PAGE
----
Discussion Group Report  |
Targeted Protein Degradation

Protein Degradation – Discussion Group Report

Edited by Oliver Picken |
18 February 2022
Progress in protein degradation has accelerated in the past few years, and 2021 saw several breakthroughs. Efforts to target STAT3, however, have proven to be especially challenging.

This November, our Discovery Series discussion group focused on protein degradation’s current uses and potential. Oxford Global’s discussion groups bring together a select group of 15-20 key industry leaders for approximately one hour for in-depth knowledge sharing and conversation.

Protein degradation is the process by which proteins are naturally destroyed in a cell to maintain protein homeostasis. The body is constantly creating and reconstructing proteins while also ellinating or “degrading” those that have lost or mutated functionality. Many diseases, including cancer can occur when specific proteins are not degraded, leading to an accumulation of faulty proteins. Targeted protein degradation allows medicine to intervene in this process, using the power of our own cells to initiate the degradation process, even in new classes of proteins that were considered impossible to target

Targeted protein degradation was awarded and named one of the top emerging technologies in 2021, along with technologies for COVID-19 vaccines. There is an incredibly diverse range of targets for protein degradation within the literature, indicating this technology may pick up as much speed and global impact as RNA-based COVID vaccines. The challenge is to demonstrate clinical applicability and efficacy.

Leading this month’s group was Markus Schade (Senior Scientist, AstraZeneca). Markus was supported by a panel of highly experienced industry experts, including Joanne Wayne (Senior Scientist, Vernalis), Benedict Cross (Chief Technology Officer, Phoremost) and Gustavo Gutierrez (Principal Scientist, Galapagos).

Recent Developments 

Progress in protein degradation has accelerated in the past few years, and 2021 saw several breakthroughs. Efforts to target STAT3, however, have proven to be especially challenging, perhaps owing to the fact that transcription factors lack targetable enzymatic activity and have historically been considered “undruggable”. Small molecule inhibitors targeting STAT3 have been limited by insufficient selectivity and potency. More recently, therapeutic approaches that selectively target STAT3 protein for degradation have been developed, offering novel strategies that do not rely on inhibition of upstream pathways or direct competitive inhibition of the STAT3 protein.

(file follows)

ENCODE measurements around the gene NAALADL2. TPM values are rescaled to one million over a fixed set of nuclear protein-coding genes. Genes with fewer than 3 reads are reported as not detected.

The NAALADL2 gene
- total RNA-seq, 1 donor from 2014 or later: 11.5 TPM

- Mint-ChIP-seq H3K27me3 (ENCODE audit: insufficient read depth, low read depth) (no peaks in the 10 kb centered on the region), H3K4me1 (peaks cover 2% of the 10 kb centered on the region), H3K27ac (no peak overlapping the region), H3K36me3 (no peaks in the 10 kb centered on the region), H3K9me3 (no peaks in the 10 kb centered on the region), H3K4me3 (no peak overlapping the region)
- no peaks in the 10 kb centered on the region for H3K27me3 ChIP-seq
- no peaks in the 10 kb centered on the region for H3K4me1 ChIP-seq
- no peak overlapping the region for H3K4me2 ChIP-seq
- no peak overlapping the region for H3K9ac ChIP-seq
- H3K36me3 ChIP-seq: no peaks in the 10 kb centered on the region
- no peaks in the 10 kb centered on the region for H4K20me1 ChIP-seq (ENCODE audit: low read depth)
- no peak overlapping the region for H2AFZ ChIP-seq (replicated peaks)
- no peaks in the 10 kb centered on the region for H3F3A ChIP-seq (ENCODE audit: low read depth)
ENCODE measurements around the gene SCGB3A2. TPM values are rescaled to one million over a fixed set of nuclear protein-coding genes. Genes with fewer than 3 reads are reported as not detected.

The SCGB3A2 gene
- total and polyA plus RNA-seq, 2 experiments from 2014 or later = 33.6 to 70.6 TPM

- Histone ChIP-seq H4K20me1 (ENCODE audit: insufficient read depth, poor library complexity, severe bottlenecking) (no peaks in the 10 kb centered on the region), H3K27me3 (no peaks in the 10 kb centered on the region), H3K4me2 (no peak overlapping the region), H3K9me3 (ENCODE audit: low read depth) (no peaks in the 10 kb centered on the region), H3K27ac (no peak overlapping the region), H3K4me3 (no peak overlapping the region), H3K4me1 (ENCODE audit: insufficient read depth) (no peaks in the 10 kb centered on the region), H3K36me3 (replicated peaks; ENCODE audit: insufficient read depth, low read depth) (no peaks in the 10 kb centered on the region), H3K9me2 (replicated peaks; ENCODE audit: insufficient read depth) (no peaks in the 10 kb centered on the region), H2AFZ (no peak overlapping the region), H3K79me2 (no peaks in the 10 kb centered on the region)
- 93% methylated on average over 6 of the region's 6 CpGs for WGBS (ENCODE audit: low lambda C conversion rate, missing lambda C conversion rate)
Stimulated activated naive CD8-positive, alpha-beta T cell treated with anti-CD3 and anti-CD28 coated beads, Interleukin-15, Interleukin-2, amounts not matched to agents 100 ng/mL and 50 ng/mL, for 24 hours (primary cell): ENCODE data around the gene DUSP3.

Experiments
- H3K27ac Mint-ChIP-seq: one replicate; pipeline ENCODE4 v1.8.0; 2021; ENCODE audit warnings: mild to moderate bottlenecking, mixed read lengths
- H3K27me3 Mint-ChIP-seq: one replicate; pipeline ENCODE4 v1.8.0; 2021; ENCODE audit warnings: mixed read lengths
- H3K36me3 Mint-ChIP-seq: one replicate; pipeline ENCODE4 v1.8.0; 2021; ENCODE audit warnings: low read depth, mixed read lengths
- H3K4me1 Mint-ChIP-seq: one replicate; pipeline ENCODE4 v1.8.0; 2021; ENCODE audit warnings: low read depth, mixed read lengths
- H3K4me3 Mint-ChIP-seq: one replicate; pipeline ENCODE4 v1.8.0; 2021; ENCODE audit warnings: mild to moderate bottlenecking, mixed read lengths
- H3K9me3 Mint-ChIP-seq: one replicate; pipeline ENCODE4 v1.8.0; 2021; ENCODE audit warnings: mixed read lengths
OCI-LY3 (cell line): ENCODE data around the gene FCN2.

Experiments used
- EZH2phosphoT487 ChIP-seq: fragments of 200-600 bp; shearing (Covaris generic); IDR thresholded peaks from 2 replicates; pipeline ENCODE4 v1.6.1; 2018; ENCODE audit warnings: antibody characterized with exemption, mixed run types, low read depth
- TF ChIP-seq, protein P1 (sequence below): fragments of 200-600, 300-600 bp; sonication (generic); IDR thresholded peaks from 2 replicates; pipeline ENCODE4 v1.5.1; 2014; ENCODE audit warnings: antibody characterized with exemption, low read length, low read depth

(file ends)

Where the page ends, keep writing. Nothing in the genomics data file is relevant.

In March 2021, Kymera Therapeutics announced in a press release that the first dose of KT-474, a first-in-class IRAK4 protein degrader to treat immune-inflammatory diseases, had been administered to a patient in phase 1 trials. Gustavo Gutierrez commented during the discussion that this marks an important step in the industry and that it challenges the “idea that PROTACS can only be used for oncology. Kymera is addressing that and showing that other applications and other diseases can be tackled with the same technology.” 

Novel E3 Ligases 

PROTAC drugs have now been designed to recruit an array repertoire of E3 ligases, including MDM2, CRBN, SCFβ-TRCP, VHL, and IAP. Despite these advancements, there remains a huge number of E3 ubiquitin ligases that are not fully understood or utilized.   

“Is there merit in issuing completely new E3 ligases as potential degradation mechanisms?”

Govindan Subramanian

Govindan Subramanian queried the panel on whether there is “merit in issuing completely new E3 ligases as potential degradation mechanisms” or should efforts be focused on improving the current library. 

The majority of the group was in favour of exploring novel ligases. Joanne Wayne shared her view; “I think it depends on what you want to degrade because CRBN and VHL will not necessarily be available for every single protein either within or without the cell. There is certainly a very strong case for exploring novel ligases because you’re not going to be able to degrade everything with those two.” Overall, the group agreed that there is a great deal of value in novel E3 ligases as “you are going to need them for different targets within the cell”. 

Marlon Cowart adds that “with kinases, enzyme inhibitors, sustained protease inhibitors, the typical classes – if you’ve seen one kind, you’ve sort of seen them all. If you get some hits, you get many hits, and there’s a whole field of knowledge. But if you know something about tryptophan pockets and cereblon that doesn’t tell you anything about any other E3. They’re just completely different.” 

Conclusion: 

The discussion group concluded with a brief exploration of multipass membrane protein degradation and oral administration.  

At Oxford Global, we could not have been more pleased with the turnout for our first protein degradation discussion group. The conversation was engaging, the debate stimulating, and the event provided the perfect setting for exchanging ideas.  

A second protein degradation group is now scheduled for 29th April 2022 at 3PM GMT which you can sign up for here. This group will focus on preclinical oral PROTACS, new PROTAC targets and targeting drug-resistant mutants. You can also learn more about Oxford Global’s discovery discussion groups and our future events here

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